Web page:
On 26 November 2007 at 00:00 | updated on 05 April 2013 at 20:03

How are made skate wheels?

How are made skate wheels?

Did you know that the appearance of plastic wheels revived the skating trend in the 80's? Before they were inflatable, or made of wood or metal and did not have the comfort and rolling performances of today's equipment. Today, the manufacturers fight over the market and never stop improving their products. We have cut one open for you...


A type of wheel per type of practice

Anatomy of an inline wheelTo each practice suits a type of wheel with special hardness, diameter and qualities:

  • Fitness and speed skating go for quite soft models (78 to 85A) and big diameters (80 to 110mm) with elliptic profiles;
  • Aggressive skating uses small wheels (54 to 62mm), hard (89 to 100A) and flat;
  • Hockey favors rounded profiles, etc.

In most cases, they are made of polyurethane.

All-terrain skates sometimes use models equipped with pneumatics (the Coyote by Rollerblade).

Some low end skates distributed in supermarkets have hard plastic wheels and others, destined to rain, may be made of rubber to improve their grip.

The manufacturing processes

The wheels are manufactured according to two processes: injection or molding. For the injection process, the technological skills are the same as those needed for boots.

Four manufacturing stages:

  • designing
  • selection of the materials
  • making of the molds
  • machining


The wheels are designed by computer (CAD computer aided-design) in a committee: two years of work are needed to design a wheel, from the start of the designing to mass production.

The designing of a wheel is divided into two parts.

First, the central part of the wheel: the core, which is equivalent to a rim. The software used by the Shaark Company is called C.A.T.I.A. and was developped by Dassault Developpement to design the bodies of fighter planes in three dimensions.

The second part of the designing will be about the on-core, wich is equivalent to a tire.

Selecting the materials

The core is made of Nylon or Rilsan, which are granules in their first state (see picture). Those granules are then often mixed with carbon or other materials to reinforce the structure of the core. The compositions change according to the manufacturers and their secrets are jealously kept.

The on-core is generally made of polyurethane as mentioned above. Today, some models appear with aluminum or carbon cores, more rigid but also more expansive.

Testing the prototypes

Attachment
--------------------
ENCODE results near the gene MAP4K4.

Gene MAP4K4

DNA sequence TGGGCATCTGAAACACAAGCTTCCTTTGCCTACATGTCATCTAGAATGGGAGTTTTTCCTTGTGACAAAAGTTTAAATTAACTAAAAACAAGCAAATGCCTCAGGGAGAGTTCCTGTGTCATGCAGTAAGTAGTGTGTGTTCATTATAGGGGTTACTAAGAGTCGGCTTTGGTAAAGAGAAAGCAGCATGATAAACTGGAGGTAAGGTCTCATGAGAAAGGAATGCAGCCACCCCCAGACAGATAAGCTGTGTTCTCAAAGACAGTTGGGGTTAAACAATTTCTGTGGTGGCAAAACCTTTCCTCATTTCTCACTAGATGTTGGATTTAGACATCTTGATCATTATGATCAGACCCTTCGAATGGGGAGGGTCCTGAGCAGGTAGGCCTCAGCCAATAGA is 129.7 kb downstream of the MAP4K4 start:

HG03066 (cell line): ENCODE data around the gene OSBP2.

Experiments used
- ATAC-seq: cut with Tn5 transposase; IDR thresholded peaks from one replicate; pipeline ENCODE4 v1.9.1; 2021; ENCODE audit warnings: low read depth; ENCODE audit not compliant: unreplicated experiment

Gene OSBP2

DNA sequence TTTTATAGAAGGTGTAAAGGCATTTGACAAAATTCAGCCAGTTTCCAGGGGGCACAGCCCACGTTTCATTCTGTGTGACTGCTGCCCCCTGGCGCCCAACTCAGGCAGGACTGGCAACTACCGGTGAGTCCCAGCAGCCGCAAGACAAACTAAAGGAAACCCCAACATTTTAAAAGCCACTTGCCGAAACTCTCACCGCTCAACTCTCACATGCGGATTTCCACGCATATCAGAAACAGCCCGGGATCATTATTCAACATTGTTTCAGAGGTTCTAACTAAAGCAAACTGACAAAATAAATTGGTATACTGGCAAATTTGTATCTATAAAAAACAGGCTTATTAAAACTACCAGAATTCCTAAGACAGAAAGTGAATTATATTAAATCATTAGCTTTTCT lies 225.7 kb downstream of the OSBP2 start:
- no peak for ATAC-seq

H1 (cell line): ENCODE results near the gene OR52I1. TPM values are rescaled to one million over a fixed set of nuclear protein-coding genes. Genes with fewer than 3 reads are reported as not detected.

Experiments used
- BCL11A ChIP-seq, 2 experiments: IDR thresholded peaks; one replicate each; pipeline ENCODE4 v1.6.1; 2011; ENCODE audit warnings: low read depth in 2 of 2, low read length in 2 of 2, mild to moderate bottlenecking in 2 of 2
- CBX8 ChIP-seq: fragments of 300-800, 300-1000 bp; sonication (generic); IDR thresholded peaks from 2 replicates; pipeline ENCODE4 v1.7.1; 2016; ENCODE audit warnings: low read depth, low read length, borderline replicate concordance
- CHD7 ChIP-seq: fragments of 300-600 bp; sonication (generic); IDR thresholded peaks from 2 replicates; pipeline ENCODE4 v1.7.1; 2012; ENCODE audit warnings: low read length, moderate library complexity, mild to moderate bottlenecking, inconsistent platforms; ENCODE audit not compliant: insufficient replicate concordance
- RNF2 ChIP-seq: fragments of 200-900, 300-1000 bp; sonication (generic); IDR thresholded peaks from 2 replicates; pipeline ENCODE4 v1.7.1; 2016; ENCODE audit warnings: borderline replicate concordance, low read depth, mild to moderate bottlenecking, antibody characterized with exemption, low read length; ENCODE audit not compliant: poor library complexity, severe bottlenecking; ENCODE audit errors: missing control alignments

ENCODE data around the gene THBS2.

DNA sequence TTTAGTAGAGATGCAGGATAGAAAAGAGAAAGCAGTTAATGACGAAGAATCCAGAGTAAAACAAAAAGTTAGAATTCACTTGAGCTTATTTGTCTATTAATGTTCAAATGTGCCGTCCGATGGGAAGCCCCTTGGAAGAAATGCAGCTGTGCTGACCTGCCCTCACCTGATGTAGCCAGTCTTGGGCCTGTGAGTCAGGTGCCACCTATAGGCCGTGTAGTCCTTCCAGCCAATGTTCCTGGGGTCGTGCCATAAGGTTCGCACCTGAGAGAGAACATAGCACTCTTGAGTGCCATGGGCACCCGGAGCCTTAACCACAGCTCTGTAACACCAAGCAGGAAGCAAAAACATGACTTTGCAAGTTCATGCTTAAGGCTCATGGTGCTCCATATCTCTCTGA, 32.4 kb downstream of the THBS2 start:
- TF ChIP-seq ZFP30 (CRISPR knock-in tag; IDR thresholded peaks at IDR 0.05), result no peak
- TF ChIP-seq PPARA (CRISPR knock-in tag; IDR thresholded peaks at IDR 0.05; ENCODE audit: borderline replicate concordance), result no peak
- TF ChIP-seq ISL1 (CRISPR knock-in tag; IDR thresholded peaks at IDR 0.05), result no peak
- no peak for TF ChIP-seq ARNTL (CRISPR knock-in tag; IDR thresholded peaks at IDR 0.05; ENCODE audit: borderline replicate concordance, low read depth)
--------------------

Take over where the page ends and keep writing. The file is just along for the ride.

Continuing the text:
Tests are made on prototype wheels to evaluate the materials: rebound, resistance to wear, grip, hardness of the polyurethane, resistance of the core and above all of the on-core. The plastics are chosen according to their results to the different tests.

Once the most suited raw materials are chosen, the molds that will serve to produce the final models are designed.

The making of the molds

Here again, the molds are designed by CAD, just like the wheels, based on specific computer models for each model of wheel. A first metal mold made of steel is cut by laser for the core. A second mold is made for the on-core.

The designing and the finishing of a mold may last almost six months. Let's notice, on the left of the mold (see picture), the injection canal through which will be propelled the raw material to be injected. Thousands of wheels will have to be produced in order to pay off the investment of several dozens of thousands of euros.

The machining

A mix of melted materials is injected in the first mold for the core, then heated. The second mold is then used for the on-core in which the molten polyurethane is injected.

It will fit closely the shape of the core to take the final shape of the wheel that we all know. Let it cool down, turn out, it's ready!

Recent technological innovations

There are now wheels of all kinds: bi-density (K2), 'air' (Hyper), with aluminum core (PSI), or rain-wheels (Continental).

The last years have witnessed the increase of the diameter of speed skating wheels, but also the appearance of hollow or lenticular cores, and of bi-density on-cores.

The appearance of 100mm and then 110mm wheels on races aroused new questions on their quality, their design and their wear. The story of the race to performance does not seem ready to end soon (see first link below)...


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By Alfathor
Translation: Chloé Seyres
Photos: Roller Saga and all rights reserved 
Released  on 26 November 2007 - Read 43590 times

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